# Light Bulb Dimmer with Triac Diac solution

(12 customer reviews)

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## Description

SPICE simulation parametric analysis of a light bulb dimmer implemented with a triac-diac and a resistor which can assume a list of values from 1K to 325k. The source is 120V 60Hz.

## 12 reviews for Light Bulb Dimmer with Triac Diac solution

1. Felicia

Can I have the analysis of the circuit because I wish to know how is the value being calculated and where is the formula came from? Appreciate and thank you.

2. ELEKPAUL

Hello Felicia. It’s a basic implementation of a light dimmer. The capacitor C1 is charged across the R1 variable resistor. Lower is the value of the resistor R1 and faster the capacitor C1 charges. When the C1 reaches the breakover voltage of DIAC (30V), Q1 starts conducting, the voltage is applied to the TRIAC gate and it triggers U1.

3. Felicia

Hello ELEKPAUL, thank you for the explanation. Appreciate it much. So for the capacitor value, we can assume it our own? I wish to build a light dimmer with 230VAC, 50Hz frequency and 2kW power. Can this circuit support the wattage and voltage as well?

4. Felicia

Hello. I have some question still. I change the input just now to 230V. The Rload i put it as 30ohm as i use the formula P=V^2/R. We know P=2k and V=230V, so R i got is 26 ohm. I choose the 30ohm resistor. After simulating, i found that the waveform for Rdim=300K doesn’t change even though i changed the input and the Rload. Why is it so? How can i alter the input to match my design requirements? Could you please guide me on the formula V=V(A,B)*I(Rload) and the circuit on the right side on the diagram? Why it is needed? Thank you for your help. Appreciate it much.

5. Felicia

Does the breakover voltage is fixed? What will be affected if i change to lower BV?

6. ELEKPAUL

Hello, yes you can assume this value for the capacitor. You can change the diac VK value, but 30V is a typical value. The example uses a 120V rms, then 166V peak voltage. if you want to use 230 V (rms I suppose) you have to set the value supply to 325V. With Rload =26 Ohm, the power V=V(A,B)*I(Rload) reaches correctly 2K (watt). A similar triac must withstand current of tens amperes, for I=8.8A it dissipates 7-8 watt, you can calculate this power with the threshold voltage Vto and the dynamic resistance rd from datasheet: P = Vto *I + rd*I*I.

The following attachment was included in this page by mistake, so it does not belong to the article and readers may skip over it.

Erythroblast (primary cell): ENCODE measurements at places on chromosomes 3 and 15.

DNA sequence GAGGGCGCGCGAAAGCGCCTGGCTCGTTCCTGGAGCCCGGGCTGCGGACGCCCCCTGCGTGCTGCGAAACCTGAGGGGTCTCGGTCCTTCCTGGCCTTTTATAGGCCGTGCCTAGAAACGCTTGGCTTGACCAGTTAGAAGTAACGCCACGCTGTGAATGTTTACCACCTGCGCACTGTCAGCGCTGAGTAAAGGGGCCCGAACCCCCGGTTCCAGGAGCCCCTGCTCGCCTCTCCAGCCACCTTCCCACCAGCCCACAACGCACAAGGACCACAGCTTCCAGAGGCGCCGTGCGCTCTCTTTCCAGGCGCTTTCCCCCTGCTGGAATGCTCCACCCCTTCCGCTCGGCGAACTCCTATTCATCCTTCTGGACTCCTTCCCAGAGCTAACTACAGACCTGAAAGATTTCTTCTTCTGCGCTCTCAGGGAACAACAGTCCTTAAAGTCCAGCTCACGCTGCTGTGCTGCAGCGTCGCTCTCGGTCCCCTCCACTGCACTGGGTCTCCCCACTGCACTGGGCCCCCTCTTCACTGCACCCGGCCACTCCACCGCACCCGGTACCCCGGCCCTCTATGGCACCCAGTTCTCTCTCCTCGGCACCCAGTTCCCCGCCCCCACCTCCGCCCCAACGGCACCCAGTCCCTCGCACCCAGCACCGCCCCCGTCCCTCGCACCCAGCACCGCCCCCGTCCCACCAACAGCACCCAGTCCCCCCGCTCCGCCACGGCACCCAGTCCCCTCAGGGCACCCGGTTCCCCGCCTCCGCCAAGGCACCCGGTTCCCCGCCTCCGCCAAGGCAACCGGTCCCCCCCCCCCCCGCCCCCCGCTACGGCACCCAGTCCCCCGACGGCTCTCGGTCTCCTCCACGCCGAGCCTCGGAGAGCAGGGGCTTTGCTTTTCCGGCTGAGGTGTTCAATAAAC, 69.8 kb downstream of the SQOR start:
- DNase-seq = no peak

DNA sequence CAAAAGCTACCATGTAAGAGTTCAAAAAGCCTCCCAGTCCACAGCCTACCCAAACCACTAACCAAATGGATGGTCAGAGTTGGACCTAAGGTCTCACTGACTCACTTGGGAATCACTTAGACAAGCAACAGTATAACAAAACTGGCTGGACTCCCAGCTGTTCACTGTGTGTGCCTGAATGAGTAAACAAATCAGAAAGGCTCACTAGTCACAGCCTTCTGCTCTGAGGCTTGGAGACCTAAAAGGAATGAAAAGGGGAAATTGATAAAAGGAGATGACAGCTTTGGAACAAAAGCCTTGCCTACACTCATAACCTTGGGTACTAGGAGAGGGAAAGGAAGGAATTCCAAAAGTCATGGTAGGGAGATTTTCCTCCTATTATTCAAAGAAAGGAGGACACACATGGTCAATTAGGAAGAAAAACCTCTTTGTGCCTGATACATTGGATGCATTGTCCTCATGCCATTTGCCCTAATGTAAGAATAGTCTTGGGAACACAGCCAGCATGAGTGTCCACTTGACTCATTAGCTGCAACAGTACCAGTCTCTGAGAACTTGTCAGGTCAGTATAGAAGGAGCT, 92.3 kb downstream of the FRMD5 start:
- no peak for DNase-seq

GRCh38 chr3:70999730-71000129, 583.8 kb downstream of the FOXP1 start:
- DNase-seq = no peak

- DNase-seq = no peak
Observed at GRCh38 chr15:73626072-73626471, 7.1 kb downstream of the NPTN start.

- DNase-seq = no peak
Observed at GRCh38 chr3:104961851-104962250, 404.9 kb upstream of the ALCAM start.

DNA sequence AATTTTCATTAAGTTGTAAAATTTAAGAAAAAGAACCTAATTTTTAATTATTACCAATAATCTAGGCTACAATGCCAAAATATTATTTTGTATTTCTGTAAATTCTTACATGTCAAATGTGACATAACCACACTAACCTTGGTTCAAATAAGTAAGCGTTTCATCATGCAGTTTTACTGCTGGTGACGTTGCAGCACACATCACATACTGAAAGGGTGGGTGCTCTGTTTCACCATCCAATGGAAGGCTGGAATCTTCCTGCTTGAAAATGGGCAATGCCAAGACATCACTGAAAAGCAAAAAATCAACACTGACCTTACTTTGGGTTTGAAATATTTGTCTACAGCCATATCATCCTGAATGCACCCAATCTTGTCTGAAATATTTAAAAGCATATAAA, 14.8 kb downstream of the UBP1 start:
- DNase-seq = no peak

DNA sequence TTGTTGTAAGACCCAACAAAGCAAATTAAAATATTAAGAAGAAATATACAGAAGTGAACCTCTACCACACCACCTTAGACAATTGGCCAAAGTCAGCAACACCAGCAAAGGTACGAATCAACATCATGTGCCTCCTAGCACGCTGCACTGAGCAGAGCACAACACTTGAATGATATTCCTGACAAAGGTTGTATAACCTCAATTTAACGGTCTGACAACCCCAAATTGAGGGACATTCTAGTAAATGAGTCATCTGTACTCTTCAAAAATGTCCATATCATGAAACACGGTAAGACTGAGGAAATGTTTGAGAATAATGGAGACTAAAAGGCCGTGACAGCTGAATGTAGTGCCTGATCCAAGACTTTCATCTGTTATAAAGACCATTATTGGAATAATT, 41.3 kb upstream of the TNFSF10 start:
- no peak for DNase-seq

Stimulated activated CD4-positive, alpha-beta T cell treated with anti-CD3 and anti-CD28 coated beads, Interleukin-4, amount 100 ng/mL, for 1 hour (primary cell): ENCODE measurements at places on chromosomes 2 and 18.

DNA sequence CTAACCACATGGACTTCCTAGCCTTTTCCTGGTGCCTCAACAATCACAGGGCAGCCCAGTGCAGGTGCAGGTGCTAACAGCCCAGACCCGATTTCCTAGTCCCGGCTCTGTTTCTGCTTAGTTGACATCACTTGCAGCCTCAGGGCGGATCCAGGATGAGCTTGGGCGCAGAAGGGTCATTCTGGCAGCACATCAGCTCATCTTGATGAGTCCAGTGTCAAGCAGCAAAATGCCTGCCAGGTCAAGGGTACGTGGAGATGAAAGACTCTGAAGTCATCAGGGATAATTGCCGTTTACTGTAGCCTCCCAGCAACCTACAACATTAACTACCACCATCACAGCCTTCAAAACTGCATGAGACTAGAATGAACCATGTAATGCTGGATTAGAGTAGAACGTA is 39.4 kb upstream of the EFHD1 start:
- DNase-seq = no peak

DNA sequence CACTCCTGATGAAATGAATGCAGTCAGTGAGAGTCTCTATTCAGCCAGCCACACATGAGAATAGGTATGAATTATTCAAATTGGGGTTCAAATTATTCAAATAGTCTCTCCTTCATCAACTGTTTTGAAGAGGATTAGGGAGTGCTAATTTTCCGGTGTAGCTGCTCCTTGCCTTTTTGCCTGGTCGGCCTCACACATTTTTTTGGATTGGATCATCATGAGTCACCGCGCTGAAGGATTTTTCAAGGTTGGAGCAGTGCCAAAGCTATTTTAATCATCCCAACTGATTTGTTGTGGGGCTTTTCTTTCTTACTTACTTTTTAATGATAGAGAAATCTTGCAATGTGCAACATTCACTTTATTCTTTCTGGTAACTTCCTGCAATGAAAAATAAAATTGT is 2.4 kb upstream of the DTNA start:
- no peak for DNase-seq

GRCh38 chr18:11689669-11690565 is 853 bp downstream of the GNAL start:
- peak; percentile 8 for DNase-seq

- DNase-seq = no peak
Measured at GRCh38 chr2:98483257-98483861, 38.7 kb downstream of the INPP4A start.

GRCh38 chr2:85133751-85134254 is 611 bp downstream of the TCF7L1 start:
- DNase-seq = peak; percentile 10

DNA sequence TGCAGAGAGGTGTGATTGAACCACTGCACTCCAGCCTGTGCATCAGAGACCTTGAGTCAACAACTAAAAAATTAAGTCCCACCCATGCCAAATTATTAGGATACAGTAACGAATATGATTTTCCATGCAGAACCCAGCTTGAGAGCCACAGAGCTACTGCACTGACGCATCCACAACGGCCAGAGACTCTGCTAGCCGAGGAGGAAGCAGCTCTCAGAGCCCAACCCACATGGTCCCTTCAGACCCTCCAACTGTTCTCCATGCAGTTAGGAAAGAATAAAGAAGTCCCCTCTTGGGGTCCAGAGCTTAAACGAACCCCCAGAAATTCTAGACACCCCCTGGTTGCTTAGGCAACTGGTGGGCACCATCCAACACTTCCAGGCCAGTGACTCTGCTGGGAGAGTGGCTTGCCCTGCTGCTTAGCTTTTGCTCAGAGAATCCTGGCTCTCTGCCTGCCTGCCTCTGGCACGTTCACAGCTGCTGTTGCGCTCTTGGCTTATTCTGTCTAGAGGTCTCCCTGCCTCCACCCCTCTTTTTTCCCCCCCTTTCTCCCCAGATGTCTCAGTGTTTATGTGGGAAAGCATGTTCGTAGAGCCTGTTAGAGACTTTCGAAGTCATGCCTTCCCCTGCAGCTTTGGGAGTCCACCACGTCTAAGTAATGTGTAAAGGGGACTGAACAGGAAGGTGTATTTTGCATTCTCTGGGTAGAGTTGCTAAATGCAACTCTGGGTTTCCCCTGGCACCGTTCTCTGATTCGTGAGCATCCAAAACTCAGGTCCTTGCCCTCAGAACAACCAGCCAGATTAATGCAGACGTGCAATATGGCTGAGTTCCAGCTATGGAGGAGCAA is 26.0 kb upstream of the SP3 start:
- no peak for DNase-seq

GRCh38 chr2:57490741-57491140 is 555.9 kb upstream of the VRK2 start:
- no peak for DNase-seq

7. Felicia

Hello. For the formula of V=V(A,B)*I(Rload), is it suppose to be P=V(A,B)*I(Rload)? But shouldn’t it be P=VI? Please guide me on the formula again? You told me ‘you can calculate this power with the threshold voltage Vto and the dynamic resistance rd from datasheet: P = Vto *I + rd*I*I.’ May I know what datasheet I can refer too? I am not clear on the both formula given. Hopefully u can clear my doubt. Thank you very much. =)

8. Felicia

Sorry, I understood the equation of P=V(A,B)*I(Rload). In my case, my V(a,b) is 325V(Vpp) and my current is almost 8.8A. So 325×8.8 is not equal to 2kW(the power that I want). Please guide me on this problem. And also You told me ‘you can calculate this power with the threshold voltage Vto and the dynamic resistance rd from datasheet: P = Vto *I + rd*I*I.’ May I know what datasheet I can refer too? I am not clear on the both formula given. Hopefully u can clear my doubt. Thank you very much. =) Appreciate your explanation.

9. ELEKPAUL

yes, I meant P = V(A,B)*I(Rload). Real triacs shows Vto and rd in the datasheet as well as the current that can withstand. Try to download the BTA40 datasheet for example. Pd = Vto *I + rd*I*I refers to the power dissipated by the triac, nothing to do with P = V(A,B)*I(Rload). The power, voltage and current are rms, root mean square, so 2000W/230V = 8.7A rms.

10. Felicia

From the graph, if my current is 8.7Arms, the power dissipation is around 8W. So does it mean this model of TRIAC is compatible with my project requirement ? (230rms, 2kW max,50Hz)

11. ELEKPAUL

yes, it can withstand up to 40 amps, of course it needs an appropriate heatsink.

12. luis0802

Hello, which one is the program to open this file extension? , thanks.